It is 11:30am and traders and buyers who had come from different parts of the country were seen moving from one direction to the other at the popular Ariaria international market located in Aba, a bustling commercial hub in Abia state, South Eastern Nigeria.
“Your shoes here”! Your shoes here”! Sir, this one is very strong and will last longer,” 30-year-old Ikechukwu Ani said, shouting on top of his tiny voice as he tries to attract buyers to his displayed shoes.
“You will like this one,” he continued lifting a brown pair of shoes with a stitched design. “I made it with quality leather material,” he said squeezing the leather of the shoes with both hands to show the strength of the material.
The Ariaria international market located in Aba is the hub of shoe manufacturing in Nigeria and West African region with traders from Chad, Ghana, Togo, Niger Republic and African region with traders from Chad, Ghana, Togo, Niger Republic and Cameroon trooping to the market every week to buy shoes and other leather materials for resell in their countries. And when they won’t make it to the market, they send their product specifications to the local shoe manufacturers via text messages or phone calls for onward production and transportation to their destinations.
Every week, more than one million pairs of shoes are exported from Ariaria international market to the West African coast.
With just stove, thread and gum which is applied on the sole of a shoe, a shoe maker can produce 5-10 shoes in a day which sells between N6000 ($19.08) for shoes, N8500 ($27.03) for army boots and N3500 ($11.13) for sandals.
The market has created thousands of employment for the young working population as Nigeria struggles to come out of recession. Unofficial records show the market contributes about 60 per cent of the state’s N2 billion ($10 million) monthly Internally Generated Revenue (IGR).
In 2013, the manufacturing sector contributed more than 22 percent of Nigeria’s Gross Domestic Product, a slight increase from the 14 percent of the previous year.
Last month, the Nigerian army ordered the production and delivery of 50,000 pairs of military boots estimated at N300 million ($954, 000).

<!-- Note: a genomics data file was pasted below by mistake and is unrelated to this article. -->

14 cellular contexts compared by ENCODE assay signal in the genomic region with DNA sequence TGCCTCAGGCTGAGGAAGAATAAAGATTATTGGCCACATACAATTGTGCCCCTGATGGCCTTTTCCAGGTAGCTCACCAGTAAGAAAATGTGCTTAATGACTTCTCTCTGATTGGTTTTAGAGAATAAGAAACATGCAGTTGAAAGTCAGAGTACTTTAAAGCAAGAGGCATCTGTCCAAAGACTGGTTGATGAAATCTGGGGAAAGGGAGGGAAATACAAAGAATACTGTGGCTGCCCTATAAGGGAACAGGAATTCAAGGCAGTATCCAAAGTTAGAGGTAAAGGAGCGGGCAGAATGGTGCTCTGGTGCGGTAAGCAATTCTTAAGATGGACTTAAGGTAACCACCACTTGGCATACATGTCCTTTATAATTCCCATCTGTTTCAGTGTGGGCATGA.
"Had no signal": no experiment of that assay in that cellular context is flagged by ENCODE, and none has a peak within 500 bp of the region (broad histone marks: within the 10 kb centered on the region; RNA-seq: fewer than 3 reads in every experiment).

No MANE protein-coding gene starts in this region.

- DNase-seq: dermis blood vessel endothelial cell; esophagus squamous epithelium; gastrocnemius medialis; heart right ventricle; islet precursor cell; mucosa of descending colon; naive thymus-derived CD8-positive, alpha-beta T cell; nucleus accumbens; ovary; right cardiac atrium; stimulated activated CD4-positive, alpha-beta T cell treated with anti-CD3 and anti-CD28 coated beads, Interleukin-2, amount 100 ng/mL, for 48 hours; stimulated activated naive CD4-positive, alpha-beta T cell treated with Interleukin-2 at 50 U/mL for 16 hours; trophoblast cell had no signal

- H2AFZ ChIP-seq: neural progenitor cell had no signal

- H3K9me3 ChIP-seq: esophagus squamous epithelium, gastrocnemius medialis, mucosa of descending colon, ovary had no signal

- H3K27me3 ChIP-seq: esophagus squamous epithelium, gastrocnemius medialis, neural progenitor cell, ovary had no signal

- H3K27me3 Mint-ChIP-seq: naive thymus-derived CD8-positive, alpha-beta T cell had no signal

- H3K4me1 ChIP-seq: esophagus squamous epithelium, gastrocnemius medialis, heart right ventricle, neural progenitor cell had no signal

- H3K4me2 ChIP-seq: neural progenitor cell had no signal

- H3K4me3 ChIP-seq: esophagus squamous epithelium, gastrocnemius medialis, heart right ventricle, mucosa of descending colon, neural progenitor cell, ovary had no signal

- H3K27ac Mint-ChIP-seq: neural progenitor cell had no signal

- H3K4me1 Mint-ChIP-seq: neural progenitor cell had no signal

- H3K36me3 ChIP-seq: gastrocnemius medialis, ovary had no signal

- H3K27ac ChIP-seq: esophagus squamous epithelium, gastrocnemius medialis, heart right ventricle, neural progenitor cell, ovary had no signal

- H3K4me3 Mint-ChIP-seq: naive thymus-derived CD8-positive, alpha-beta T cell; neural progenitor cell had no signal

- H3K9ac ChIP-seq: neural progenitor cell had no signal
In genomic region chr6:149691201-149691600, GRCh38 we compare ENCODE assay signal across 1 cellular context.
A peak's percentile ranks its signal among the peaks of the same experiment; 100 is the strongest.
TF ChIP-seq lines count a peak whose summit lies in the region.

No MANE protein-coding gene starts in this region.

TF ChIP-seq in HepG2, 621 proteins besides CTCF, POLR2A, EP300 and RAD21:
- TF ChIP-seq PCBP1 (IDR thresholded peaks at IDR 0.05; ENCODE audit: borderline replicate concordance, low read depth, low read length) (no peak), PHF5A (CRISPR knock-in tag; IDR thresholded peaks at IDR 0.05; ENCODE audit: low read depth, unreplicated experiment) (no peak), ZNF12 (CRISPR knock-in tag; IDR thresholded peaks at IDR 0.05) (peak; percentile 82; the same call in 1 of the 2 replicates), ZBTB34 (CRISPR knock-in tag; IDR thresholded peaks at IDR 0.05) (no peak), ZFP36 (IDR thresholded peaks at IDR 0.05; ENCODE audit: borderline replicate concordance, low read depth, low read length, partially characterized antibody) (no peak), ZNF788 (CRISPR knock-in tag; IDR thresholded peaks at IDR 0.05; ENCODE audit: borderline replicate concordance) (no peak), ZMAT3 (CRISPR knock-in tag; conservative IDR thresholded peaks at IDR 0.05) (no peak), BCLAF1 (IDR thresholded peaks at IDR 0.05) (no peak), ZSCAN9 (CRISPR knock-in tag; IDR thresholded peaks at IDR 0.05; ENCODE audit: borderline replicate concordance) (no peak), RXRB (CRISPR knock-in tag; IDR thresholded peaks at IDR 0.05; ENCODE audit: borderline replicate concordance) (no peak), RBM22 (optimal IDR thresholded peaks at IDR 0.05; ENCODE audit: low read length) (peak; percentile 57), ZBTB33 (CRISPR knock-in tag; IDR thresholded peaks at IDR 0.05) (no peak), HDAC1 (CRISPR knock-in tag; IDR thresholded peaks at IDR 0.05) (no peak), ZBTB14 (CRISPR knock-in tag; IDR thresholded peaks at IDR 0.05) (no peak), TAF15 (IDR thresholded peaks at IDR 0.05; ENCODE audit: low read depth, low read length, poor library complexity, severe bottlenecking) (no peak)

“I left my village in 2003 to come here to learn shoe making,” said Chinazor Onyeabor, 35, who came to the commercial city ten years ago as an apprentice. “I am married with three children and it has been good for me,” he said using a dirty green cloth to wipe off the dust on the shoes displayed in front of his shop.
“I didn’t learn shoe making. It is a talent,” said Nnedinso Omeh, 21, a college student who is breaking the glass ceiling by being one of the few female shoemakers.
“I am training myself in school with this but I need support from the government to produce more shoes,” she said applying gum to the sole of a shoe she was making.
The Aba shoe industry has not only created employment for thousands of unemployed youths, it has also attracted foreign investors who are readying to start large scale production in the city.
Recently, the governor of the state, Mr Okezie Ikpeazu signed a $1.5 billion deal with a Chinese shoe industry during the 1st Nigeria-China Governors Investment Forum. The deal tagged “Abia-Huajian Shoe Industrial City” is expected to manufacture about 5,000 shoes per day and provide about 10,000 direct and indirect employment.
The industrial city production would target 80 percent export to meet existing Huajian international orders while 20 percent goes for the Nigerian market. The Hujian Group, valued at $2 billion, currently employs about 20,000 staff in China and operates a 10,000 shoe per day factory.
Last year, the state government started the “Made-In-Aba” campaign as a way of attracting foreign investors to the state and promoting the locally made shoes to major markets around the world.
“This deal will change the fortunes of the traders positively,” Mike Ugwu, an expert in the manufacturing industry told Ripples Nigeria. “This deal will open doors for more investors, encourage favourable competition among the manufacturers.”
In spite of these promises of a booming shoe industry, some challenges still stare the shoe makers and their local industries in the face.
Power outages are regular and random and this affects production. Also, in recent times, the cost of materials like leather, thread and adhesive gums are relatively expensive depending on the quality. This has reduced the number of shoes produced daily. Credit loans are also not available for the shoe makers to access.
“Sometimes we don’t have light for a whole month,” said Mr Ani who uses cooking stove to produce light. “If we are provided with all we need, we will become the largest shoe industry in the world.”
By Patrick Egwu Ejike…
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